Treasurer, San Manuel Band of Mission Indians
National Women’s History Month only officially began in March 1987 in the United States, but we know that Native women on this continent played an immeasurable role within their Indigenous nations long before this country was established.
More than two hundred years since contact with Europeans, our tribe, the San Manuel Band of Mission Indians, a band of Serrano Indians, adapted to an ever-changing world and remained resilient in the face of great adversity. The way that San Manuel, especially the female members, managed through these multigenerational hardships is the reason I am able to flourish today as a proud Native woman.
With the coming of foreign powers onto our territory, Native men were pulled away from their communities by the mission system and early California state laws leading to unjust incarcerations and forced labor.
Later, our separation was further compounded by violent military conflicts both at home and overseas which continually separated us from our fathers, sons and brothers. In their absence, Native women stepped into leadership roles and worked to sustain their communities culturally, economically, and politically all while still fulfilling their caretaker roles.
Growing up, I was very close with my Tutu (grandmother) Martha Manuel Chacon. She previously served as chairperson of the tribe and taught me about the hardships that our people went through and sacrifices that had to be made in order to survive. In fact, I am one of the last generations to have lived life in the high level of poverty that we endured in the century following the establishment of our reservation in 1891.
These experiences taught me to value even more the culture and traditions that enabled us to survive. My grandmother and my mother Carla Rodriguez, a recent San Manuel chairperson, reminded me to never take for granted what the Creator has provided and to make sure we secure the future for generations to come.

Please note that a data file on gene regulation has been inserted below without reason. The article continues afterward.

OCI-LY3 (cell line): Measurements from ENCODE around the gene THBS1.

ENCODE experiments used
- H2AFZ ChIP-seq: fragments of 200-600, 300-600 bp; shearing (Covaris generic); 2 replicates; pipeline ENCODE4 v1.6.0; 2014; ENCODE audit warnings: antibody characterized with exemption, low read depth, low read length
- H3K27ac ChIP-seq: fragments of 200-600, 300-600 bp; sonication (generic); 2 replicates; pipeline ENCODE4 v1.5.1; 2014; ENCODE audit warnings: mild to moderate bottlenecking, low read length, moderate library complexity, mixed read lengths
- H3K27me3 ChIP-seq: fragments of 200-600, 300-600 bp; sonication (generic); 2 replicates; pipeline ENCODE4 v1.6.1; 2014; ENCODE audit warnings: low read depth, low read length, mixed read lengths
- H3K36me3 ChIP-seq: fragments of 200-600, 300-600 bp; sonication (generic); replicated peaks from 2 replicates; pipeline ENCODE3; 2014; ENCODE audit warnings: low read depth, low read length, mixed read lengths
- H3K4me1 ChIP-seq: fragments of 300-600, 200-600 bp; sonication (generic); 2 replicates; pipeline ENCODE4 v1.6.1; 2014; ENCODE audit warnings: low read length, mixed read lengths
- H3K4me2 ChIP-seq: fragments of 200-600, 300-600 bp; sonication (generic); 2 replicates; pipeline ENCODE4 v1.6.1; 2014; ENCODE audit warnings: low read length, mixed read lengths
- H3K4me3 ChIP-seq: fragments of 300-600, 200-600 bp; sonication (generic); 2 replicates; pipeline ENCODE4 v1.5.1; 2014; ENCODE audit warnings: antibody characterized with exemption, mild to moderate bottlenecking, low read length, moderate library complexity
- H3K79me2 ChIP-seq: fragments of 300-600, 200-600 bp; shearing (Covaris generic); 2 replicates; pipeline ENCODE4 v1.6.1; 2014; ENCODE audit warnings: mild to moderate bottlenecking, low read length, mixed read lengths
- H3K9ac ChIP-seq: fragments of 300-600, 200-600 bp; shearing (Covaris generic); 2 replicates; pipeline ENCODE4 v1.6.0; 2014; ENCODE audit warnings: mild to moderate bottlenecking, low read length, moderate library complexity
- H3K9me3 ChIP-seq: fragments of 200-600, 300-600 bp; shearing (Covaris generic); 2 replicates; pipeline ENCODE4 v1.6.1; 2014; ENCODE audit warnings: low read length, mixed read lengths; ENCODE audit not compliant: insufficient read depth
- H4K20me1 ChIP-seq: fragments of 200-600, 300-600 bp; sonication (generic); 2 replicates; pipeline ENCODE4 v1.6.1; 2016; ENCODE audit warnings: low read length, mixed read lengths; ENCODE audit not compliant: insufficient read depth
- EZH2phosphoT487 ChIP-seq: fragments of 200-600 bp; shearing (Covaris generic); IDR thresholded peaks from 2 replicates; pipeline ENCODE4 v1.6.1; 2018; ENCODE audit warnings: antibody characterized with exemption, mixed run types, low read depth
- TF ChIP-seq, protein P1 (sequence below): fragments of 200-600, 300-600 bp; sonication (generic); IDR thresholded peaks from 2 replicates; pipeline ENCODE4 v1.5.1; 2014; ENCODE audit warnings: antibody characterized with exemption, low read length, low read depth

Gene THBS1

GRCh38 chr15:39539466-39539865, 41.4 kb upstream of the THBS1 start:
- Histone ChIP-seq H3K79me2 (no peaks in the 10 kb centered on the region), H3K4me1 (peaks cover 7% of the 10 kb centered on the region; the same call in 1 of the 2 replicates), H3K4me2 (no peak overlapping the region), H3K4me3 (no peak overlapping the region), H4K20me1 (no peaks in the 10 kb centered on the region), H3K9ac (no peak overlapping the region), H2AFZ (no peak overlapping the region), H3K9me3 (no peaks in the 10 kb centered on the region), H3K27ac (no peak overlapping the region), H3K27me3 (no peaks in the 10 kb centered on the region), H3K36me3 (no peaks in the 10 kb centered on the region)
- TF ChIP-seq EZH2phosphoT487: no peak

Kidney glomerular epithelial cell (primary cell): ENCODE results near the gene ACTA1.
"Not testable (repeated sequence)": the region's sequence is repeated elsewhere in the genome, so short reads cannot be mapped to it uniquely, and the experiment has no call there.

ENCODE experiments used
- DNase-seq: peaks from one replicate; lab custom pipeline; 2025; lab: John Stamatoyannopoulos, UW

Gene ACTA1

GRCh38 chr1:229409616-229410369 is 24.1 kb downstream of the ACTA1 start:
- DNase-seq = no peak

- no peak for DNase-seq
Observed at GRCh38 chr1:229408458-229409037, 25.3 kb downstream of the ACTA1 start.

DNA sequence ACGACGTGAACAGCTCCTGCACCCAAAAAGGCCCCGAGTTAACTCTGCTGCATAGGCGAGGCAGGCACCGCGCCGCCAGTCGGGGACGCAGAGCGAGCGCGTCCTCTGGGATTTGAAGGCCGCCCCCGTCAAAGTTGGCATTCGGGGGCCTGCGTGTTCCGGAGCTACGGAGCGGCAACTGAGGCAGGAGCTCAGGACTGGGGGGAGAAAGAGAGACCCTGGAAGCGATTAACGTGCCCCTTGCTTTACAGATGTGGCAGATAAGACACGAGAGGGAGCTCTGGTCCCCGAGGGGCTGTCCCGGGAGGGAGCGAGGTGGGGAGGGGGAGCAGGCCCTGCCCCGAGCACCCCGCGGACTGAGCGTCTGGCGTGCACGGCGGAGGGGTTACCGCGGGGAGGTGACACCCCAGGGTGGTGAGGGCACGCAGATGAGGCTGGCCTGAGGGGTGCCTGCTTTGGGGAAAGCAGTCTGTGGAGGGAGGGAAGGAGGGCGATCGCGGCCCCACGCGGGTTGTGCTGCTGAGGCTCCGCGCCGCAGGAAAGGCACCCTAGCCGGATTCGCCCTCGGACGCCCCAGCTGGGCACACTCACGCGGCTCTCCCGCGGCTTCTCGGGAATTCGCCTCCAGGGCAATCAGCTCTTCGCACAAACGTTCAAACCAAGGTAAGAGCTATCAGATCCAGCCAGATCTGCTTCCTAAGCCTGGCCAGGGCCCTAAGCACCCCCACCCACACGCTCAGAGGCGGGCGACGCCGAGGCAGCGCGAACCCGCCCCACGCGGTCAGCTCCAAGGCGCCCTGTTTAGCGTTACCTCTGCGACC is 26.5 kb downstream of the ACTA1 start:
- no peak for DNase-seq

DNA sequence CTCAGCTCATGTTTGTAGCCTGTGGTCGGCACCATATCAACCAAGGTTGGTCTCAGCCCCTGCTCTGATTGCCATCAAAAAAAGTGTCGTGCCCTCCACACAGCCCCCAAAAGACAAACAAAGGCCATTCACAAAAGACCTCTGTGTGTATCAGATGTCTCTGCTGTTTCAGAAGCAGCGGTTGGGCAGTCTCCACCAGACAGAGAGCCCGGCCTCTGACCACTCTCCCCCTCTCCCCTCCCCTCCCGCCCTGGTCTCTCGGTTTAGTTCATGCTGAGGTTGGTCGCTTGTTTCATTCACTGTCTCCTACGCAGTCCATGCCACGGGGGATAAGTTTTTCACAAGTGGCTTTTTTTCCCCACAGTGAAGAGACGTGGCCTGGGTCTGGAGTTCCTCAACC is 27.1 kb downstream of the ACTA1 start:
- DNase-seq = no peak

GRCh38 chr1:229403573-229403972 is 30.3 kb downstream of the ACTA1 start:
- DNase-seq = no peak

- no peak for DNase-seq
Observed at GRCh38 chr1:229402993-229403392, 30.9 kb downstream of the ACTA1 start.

So at 18, I made a promise to my Tutu to go back to school, get an education and bring that education back to the tribe. I am now the treasurer for the San Manuel Band of Mission Indians, which is an elected officer of the seven-member business committee where I currently serve with four other amazing tribal women.
Each business committee member looks to women leaders in their families who set out a path for service just as my mother and grandmother had done for me.
My story is being replicated in other tribal nations and communities across this country each day. Native women, young and old, are making significant contributions to their Indian nations today, enabling their governments, communities, and families to grow and secure a future for their seven generations.
As I reflect on the meaning of National Women’s History Month, I respect the gains women in my tribe have made over just a few generations. This inspires my further commitment to ensuring future generations will have the same opportunities for growth in leadership and society passed onto me by my elders and ancestors.
I honor all the elected women of the tribe and recognize the predominately-female framers who drafted and adopted our tribal governing documents for their lasting impact in this foundational work.
My grandmother, mother and all women leaders paved the way for the Serrano women of San Manuel and I will do all I can to carry on their incredible legacy.
In her leadership role as part of the business committee, the elected officers of the tribe, Latisha Casas is a key leader in the formulation of strategies, overseeing and maintaining the financial health of the tribal government as well as the tribe’s enterprises and investment portfolio.